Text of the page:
Kids Sue Trump Over Climate Rollbacks and Reliance on 'Junk Science'
Two Philadelphia-area children are suing President Donald Trump and two of his climate skeptic cabinet members, Energy Sec. Rick Perry and U.S. Environmental Protection Agency (EPA) Administrator Scott Pruitt, to try to stop them from rolling back existing environmental protections including the Clean Power Plan.
The plaintiffs, ages 7 and 11, are backed by the Clean Air Council, Philadelphia's oldest environmental non-profit. The lawsuit was filed in the U.S. Court for the Eastern District of Pennsylvania on Monday.
The complaint alleges that the Trump administration's reliance on "junk science" to undo climate regulations are a threat to the young plaintiffs and other U.S. citizens. It states:
"In recent years, the United States has experienced a steady increase in extreme weather events that have destroyed American homes and businesses, displaced millions of United States citizens, and caused the tragic loss of lives. The United States Government's current acts to roll back regulations and practices previously directed at addressing and minimizing the United States contribution to climate change will increase the frequency and severity of these extreme weather events and the dangers to Plaintiffs' lives and a life-sustaining environment.
Through these acts, the Government is relying on junk science to wage a war on facts, data, and reliable principles and methods arising out of scientific, technical, and specialized knowledge. In doing so, Defendants have acted with reckless and deliberate indifference to the established clear and present dangers of climate change, knowingly increasing its resulting damages, death, and destruction."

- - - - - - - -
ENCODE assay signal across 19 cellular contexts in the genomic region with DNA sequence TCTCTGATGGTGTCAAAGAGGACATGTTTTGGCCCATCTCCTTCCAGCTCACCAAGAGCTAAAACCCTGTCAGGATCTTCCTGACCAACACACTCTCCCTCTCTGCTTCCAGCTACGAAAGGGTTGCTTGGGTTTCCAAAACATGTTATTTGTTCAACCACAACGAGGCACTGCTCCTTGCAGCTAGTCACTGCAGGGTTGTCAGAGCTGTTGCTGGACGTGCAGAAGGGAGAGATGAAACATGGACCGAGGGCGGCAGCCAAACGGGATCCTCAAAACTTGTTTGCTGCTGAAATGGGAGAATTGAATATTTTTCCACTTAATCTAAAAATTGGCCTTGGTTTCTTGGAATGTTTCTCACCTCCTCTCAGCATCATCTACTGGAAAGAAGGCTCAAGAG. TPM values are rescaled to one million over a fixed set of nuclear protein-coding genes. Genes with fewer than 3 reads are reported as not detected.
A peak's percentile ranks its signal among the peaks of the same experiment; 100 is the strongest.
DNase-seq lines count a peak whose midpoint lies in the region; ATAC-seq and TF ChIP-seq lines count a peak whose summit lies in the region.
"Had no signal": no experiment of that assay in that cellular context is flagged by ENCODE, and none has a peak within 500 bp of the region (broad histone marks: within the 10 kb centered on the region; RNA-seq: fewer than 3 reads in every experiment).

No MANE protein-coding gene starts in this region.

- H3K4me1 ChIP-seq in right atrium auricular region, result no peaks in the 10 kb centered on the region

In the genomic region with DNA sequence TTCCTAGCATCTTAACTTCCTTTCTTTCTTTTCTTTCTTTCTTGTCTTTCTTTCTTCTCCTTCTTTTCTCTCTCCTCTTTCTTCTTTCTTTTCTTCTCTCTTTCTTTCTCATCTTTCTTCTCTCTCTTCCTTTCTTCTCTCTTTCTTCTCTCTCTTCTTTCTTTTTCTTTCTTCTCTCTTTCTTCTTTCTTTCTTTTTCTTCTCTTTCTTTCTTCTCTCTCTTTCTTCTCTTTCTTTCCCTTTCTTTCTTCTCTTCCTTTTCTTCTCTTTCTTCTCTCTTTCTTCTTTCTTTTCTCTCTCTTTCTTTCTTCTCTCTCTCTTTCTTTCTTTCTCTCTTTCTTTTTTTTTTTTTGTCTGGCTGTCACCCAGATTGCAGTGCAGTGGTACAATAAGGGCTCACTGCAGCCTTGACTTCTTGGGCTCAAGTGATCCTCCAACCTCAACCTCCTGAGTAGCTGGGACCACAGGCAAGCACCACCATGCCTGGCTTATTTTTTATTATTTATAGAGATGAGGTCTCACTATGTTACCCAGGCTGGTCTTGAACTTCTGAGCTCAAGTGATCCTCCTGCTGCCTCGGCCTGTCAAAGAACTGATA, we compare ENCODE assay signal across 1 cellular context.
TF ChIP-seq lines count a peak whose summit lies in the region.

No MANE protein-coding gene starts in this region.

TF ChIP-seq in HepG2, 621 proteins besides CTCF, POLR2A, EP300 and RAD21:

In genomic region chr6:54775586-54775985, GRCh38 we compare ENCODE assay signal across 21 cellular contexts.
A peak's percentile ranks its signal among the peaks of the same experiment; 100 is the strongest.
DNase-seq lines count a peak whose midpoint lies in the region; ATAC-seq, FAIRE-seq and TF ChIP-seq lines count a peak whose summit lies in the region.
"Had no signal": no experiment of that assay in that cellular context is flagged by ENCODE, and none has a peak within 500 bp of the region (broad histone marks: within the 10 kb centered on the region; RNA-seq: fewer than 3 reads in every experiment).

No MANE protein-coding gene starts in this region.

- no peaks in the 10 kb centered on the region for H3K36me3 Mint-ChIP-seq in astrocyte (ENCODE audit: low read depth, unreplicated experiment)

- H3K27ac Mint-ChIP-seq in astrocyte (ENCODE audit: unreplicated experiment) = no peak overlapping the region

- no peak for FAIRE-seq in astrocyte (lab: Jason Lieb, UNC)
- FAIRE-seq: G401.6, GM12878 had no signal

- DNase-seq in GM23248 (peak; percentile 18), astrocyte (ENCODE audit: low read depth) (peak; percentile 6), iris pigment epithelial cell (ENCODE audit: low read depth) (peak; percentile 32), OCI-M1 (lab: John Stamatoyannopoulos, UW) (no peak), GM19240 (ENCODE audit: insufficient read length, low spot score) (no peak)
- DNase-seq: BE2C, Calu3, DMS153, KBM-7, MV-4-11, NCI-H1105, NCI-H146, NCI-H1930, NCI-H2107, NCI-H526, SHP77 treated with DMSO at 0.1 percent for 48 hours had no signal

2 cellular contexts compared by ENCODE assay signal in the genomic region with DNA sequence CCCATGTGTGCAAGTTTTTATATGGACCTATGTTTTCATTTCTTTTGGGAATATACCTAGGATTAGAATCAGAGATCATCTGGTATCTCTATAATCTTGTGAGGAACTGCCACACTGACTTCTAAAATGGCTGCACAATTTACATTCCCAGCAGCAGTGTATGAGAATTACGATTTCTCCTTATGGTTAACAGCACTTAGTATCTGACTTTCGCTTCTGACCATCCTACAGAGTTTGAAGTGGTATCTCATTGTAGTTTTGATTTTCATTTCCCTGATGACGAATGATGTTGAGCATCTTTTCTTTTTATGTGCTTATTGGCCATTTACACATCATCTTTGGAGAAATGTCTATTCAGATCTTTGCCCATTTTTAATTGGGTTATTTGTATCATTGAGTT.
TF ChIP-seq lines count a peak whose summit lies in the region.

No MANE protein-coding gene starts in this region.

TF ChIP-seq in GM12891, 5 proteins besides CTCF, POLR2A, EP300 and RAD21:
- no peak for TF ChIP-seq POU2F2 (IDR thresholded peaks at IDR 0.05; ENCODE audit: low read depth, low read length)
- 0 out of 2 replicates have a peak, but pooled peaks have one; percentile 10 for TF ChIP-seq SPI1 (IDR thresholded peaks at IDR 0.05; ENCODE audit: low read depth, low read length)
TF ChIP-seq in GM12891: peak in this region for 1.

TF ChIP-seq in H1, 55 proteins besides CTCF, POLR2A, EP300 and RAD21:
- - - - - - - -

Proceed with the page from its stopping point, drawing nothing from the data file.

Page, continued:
The children are only identified by their first and last initials in the court papers. Seven-year-old plaintiff "S.B." claims to be suffering from medical issues, including severe seasonal allergies that cause recurrent nosebleeds and vomiting, that are "directly impacted by the climate" and "as a result of Defendants' affirmative acts in causing increased climate."
Eleven-year-old plaintiff "B.B." claims to be suffering from asthma that is exacerbated by climate change. Before moving to Philadelphia, he lived in New York and experienced the impacts of Super Storm Sandy and Hurricane Irene. He similarly alleges he is experiencing harm from "the Defendants' affirmative acts in causing increased climate change."
"B.B. is passionate about protecting the environment, and experiences anxiety about the potentially irreversible impact of climate change on the planet and future generations, including his own children and grandchildren," the court papers state.
Incidentally, the lawsuit comes after the White House's released a sweeping report on Friday concluding that climate change is real and poses as a major threat to the U.S. and humans are "extremely likely" to be responsible. The 477-page National Climate Assessment conflicted with Trump's notorious stance on global warming as a "hoax" and defied his continued efforts to dismantle environmental regulations on both the national and international scale.
Why Did #Trump Release a Report Confirming #ClimateChange Is Real? https://t.co/fgKNaFGmRT @greenpeaceusa @foe_us @COP23 @UNFCCC @SierraClub— EcoWatch (@EcoWatch)1509979462.0
"We will not stand idly by while President Trump and his agencies raze crucial environmental protections, ignore climate science, dispute well-documented facts and force future generations of Americans to suffer the consequences of this administration's reckless choices and ignorant policies," Clean Air Council Executive Director and Chief Counsel Joseph Minott told The Hill.
"We must hold the federal government accountable for the long-term environmental harm that is propagating under its direction. It's time to fight back," he said.
As Reuters reported, by including the children, the Clean Air Council appears to be modeling its case after Juliana v. U.S., a pending federal lawsuit brought by 21 young plaintiffs and Earth Guardians who argue that their constitutional and public trust rights are being violated by the government's creation of climate danger.
"The Clean Air Council case is taking the legal theories pioneered in Juliana and applying them to a narrow set of facts related to specific rollbacks of the Trump administration," explained Meg Ward, a spokeswoman for Our Children's Trust, a group leading the Juliana suit.
The Trump administration has not issued a comment on the lawsuit.
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By Gwen Ranniger